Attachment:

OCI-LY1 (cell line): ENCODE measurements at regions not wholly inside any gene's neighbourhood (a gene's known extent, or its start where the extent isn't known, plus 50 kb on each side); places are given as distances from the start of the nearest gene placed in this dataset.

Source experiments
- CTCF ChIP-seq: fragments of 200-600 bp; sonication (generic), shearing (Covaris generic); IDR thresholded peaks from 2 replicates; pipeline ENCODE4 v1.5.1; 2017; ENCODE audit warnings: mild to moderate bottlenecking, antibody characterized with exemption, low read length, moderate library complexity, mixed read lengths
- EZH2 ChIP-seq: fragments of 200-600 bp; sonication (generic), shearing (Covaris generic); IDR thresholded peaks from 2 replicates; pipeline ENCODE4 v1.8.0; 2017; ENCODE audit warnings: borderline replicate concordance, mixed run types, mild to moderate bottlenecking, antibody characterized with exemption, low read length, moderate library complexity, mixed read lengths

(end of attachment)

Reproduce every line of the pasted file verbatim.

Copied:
OCI-LY1 (cell line): ENCODE measurements at regions not wholly inside any gene's neighbourhood (a gene's known extent, or its start where the extent isn't known, plus 50 kb on each side); places are given as distances from the start of the nearest gene placed in this dataset.

Source experiments
- CTCF ChIP-seq: fragments of 200-600 bp; sonication (generic), shearing (Covaris generic); IDR thresholded peaks from 2 replicates; pipeline ENCODE4 v1.5.1; 2017; ENCODE audit warnings: mild to moderate bottlenecking, antibody characterized with exemption, low read length, moderate library complexity, mixed read lengths
- EZH2 ChIP-seq: fragments of 200-600 bp; sonication (generic), shearing (Covaris generic); IDR thresholded peaks from 2 replicates; pipeline ENCODE4 v1.8.0; 2017; ENCODE audit warnings: borderline replicate concordance, mixed run types, mild to moderate bottlenecking, antibody characterized with exemption, low read length, moderate library complexity, mixed read lengths